Panel eases fears on deal with Japan

By Fel V. Maragay and Michael Caber
Published in the November 5, 2007 issue of the Manila Standard TODAY

MALACAÑANG has allayed the apprehensions of law experts and leftist groups that the Japan-Philippines Economic Partnership Agreement may grant an exemption to Japanese companies on the 40-percent ownership limitation for vital industries under the 1987 Constitution.

Ambassador Manuel Teehankee, spokesman of the government’s legal panel on the JPEPA, said that such apprehensions are without basis since there is no provision in the new trade agreement that allows Japanese companies or nationals to invest in mass media, advertising, public utilities and educational institutions.

The apprehension over the JPEPA provisions that allegedly do not conform with the Constitution were fueled by a position paper presented by retired Supreme Court Justice Florentino Feliciano to the Senate foreign relations committee that Japanese investors may request for more than 40 percent ownership in media, advertising, public utility and educational enterprises in violation of the Constitution.

But, Teehankee, permanent Philippine representative to the World Trade Organization based in Geneva, said all forms of mass media and specific service sectors were excluded in the Philippine Schedule of Commitments under JPEPA in keeping with the constitutional requirement “that the ownership and management of mass media shall be limited to citizens of the Philippines or to corporations or associations wholly owned or managed by such citizens.”

The special envoy said that all these concerns are not governed by the Investment Chapter of the JPEPA, adding that even sectors or subsectors specifically mentioned in the Schedule of Commitments are still subject to additional limitations or qualifications as indicated in several other provisions of the treaty.

Teehankee said that there is a one-year period provided in the treaty for each party to complete the list of reservations with respect to all government regulations and municipal laws that could serve as further exceptions to the national treatment and most favored national rules.

Senator Miriam Defensor Santiago, chairman of the Senate foreign relations committee, expressed concern that the alleged constitutional provisions cited by Feliciano, as well as Merlin Magallona, former dean of the UP College of Law and former Senator Wigberto Tañada of the Fair Trade Alliance, may become an insurmountable obstacle to the Senate’s ratification of the JPEPA.

Santiago said she has high respect for Justice Feliciano, praising his position paper as “brilliant and irrefutable.”

Magallona questioned the constitutionality of the reduction or elimination or tariff rates for Japanese products entering the country under the new bilateral treaty, pointing out that only Congress has the authority to do so.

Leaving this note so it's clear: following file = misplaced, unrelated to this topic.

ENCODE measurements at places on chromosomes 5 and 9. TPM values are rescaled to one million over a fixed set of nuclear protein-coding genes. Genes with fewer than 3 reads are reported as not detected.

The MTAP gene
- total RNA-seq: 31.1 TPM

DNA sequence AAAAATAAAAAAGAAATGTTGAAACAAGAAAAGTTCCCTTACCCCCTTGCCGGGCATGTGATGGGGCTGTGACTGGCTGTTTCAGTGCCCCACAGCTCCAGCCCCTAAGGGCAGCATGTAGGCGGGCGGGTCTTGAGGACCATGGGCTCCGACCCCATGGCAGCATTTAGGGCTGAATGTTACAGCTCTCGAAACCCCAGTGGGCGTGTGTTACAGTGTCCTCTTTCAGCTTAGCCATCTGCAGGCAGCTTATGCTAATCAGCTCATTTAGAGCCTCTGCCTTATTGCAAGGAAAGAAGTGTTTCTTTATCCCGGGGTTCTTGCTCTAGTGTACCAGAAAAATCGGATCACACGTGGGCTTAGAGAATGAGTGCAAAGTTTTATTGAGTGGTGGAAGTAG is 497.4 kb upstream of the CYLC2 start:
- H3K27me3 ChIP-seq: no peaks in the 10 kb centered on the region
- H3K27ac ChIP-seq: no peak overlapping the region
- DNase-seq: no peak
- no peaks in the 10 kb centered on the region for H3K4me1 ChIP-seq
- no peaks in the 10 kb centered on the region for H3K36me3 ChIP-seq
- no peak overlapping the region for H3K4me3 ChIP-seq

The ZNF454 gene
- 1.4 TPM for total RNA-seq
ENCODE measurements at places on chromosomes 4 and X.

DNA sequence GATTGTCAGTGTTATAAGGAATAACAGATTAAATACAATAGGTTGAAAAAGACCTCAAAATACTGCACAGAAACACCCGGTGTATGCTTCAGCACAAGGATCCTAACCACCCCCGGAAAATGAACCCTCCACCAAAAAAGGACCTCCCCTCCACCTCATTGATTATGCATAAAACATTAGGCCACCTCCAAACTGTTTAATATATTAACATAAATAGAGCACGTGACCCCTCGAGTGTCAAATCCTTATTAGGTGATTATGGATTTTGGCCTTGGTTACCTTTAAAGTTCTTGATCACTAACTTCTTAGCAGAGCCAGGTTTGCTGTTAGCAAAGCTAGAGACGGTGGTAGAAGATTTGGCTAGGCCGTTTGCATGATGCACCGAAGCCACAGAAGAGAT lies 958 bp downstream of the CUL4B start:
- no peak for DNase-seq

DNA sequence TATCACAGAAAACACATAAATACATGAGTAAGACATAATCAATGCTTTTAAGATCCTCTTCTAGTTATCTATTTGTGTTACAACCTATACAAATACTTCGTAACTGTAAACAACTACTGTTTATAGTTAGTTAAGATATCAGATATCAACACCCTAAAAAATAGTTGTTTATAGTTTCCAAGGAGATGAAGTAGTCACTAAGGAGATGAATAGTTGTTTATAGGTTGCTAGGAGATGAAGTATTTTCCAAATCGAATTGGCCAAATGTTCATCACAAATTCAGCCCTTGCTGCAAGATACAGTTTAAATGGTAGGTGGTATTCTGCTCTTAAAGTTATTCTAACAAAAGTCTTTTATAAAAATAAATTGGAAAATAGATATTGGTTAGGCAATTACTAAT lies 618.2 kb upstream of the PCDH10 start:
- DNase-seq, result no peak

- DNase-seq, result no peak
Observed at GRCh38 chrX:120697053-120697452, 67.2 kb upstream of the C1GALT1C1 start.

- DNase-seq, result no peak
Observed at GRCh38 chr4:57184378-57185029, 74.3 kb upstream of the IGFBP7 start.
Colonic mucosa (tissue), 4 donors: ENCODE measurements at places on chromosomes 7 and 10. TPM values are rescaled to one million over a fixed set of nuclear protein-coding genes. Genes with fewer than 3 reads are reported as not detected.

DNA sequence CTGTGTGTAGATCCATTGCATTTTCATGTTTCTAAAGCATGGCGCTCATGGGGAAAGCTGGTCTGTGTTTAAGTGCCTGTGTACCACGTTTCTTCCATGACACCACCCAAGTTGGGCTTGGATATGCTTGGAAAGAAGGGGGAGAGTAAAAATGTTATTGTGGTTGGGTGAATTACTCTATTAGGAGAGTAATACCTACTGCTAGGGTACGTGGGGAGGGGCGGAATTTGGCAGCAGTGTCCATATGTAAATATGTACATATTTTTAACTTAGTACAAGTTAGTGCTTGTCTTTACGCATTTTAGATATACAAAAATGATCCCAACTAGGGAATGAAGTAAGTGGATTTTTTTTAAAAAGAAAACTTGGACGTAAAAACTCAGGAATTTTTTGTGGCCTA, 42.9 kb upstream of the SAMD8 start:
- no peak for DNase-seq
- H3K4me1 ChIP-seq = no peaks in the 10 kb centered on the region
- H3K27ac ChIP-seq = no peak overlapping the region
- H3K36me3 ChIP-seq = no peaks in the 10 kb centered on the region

“JPEPA virtually amends the Constitution without going through the Constitutional Convention, Constituent Assembly or people’s initiative and all this is taking place through the backdoor,” he said.

But, Teehankee said that JPEPA provides for a periodic review of the agreement every five years and that either party may terminate it after one year’s notice.

Meanwhile, the Japanese government assuaged fears of Filipinos that it would export toxic wastes and harmful chemicals and substances once the JPEPA comes into force.

Japan Assistant Press Secretary Kazuyuki Yamazaki, director for International Press Division, told Standard Today that the “Japan government would never export its toxic wastes, hazardous chemicals and substances to the Philippines and other countries because it has a very strict environmental policy.”

As a proof, Yamazaki said in an interview over dinner in Tokyo, Japan has signed the “Basel Convention on the Control of Transboundary Movements of Hazardous Waste and Their Disposal” in 1993 that obliged its country not to export any hazardous waste to foreign countries.

The treaty’s objective, with 168 signatory countries as of December 2006, is to regulate international movements of hazardous waste. The Philippines together with other Asean member-countries are among the signatories to the multilateral treaty.

“This obligation will continue to be valid, even if Japan-Philippines EPA enters into force,” Yamazaki said, adding that “unless Japan’s trading partners declares to import such waste in a written form.”

The timing of the Japanese government’s acceptance of the United Nations multilateral treaties governing several environmental concerns indicates Japan’s priorities on biodiversity, global warming, and depletion of the ozone layer.

Banning transboundary movement of hazardous wastes is the least prioritized, as indicated by Japan’s failure to accept the Ban Amendment to the Basel Convention. The Japanese Environment Agency’s policy statements and budget allocations between 1985 and 2000, as well as other official statements and programs, likewise indicate the same priorities.

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